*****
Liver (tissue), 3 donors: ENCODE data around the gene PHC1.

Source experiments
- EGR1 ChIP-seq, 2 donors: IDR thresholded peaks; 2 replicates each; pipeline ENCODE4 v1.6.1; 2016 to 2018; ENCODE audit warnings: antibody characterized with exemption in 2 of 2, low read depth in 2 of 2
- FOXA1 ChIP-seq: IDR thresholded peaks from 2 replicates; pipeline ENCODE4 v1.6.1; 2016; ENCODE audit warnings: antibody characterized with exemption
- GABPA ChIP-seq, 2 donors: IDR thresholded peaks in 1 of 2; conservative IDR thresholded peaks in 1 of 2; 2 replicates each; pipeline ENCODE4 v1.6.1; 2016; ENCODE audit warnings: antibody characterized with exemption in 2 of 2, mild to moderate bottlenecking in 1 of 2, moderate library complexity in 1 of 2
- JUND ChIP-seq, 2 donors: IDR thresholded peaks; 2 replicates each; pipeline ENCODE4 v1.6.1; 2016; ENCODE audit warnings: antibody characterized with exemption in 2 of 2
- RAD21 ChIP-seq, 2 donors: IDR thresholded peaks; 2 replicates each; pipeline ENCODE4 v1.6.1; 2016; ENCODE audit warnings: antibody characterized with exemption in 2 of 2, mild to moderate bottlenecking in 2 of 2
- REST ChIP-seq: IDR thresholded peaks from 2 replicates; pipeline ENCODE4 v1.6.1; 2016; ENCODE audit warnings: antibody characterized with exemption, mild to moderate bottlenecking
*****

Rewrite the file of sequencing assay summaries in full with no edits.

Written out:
Liver (tissue), 3 donors: ENCODE data around the gene PHC1.

Source experiments
- EGR1 ChIP-seq, 2 donors: IDR thresholded peaks; 2 replicates each; pipeline ENCODE4 v1.6.1; 2016 to 2018; ENCODE audit warnings: antibody characterized with exemption in 2 of 2, low read depth in 2 of 2
- FOXA1 ChIP-seq: IDR thresholded peaks from 2 replicates; pipeline ENCODE4 v1.6.1; 2016; ENCODE audit warnings: antibody characterized with exemption
- GABPA ChIP-seq, 2 donors: IDR thresholded peaks in 1 of 2; conservative IDR thresholded peaks in 1 of 2; 2 replicates each; pipeline ENCODE4 v1.6.1; 2016; ENCODE audit warnings: antibody characterized with exemption in 2 of 2, mild to moderate bottlenecking in 1 of 2, moderate library complexity in 1 of 2
- JUND ChIP-seq, 2 donors: IDR thresholded peaks; 2 replicates each; pipeline ENCODE4 v1.6.1; 2016; ENCODE audit warnings: antibody characterized with exemption in 2 of 2
- RAD21 ChIP-seq, 2 donors: IDR thresholded peaks; 2 replicates each; pipeline ENCODE4 v1.6.1; 2016; ENCODE audit warnings: antibody characterized with exemption in 2 of 2, mild to moderate bottlenecking in 2 of 2
- REST ChIP-seq: IDR thresholded peaks from 2 replicates; pipeline ENCODE4 v1.6.1; 2016; ENCODE audit warnings: antibody characterized with exemption, mild to moderate bottlenecking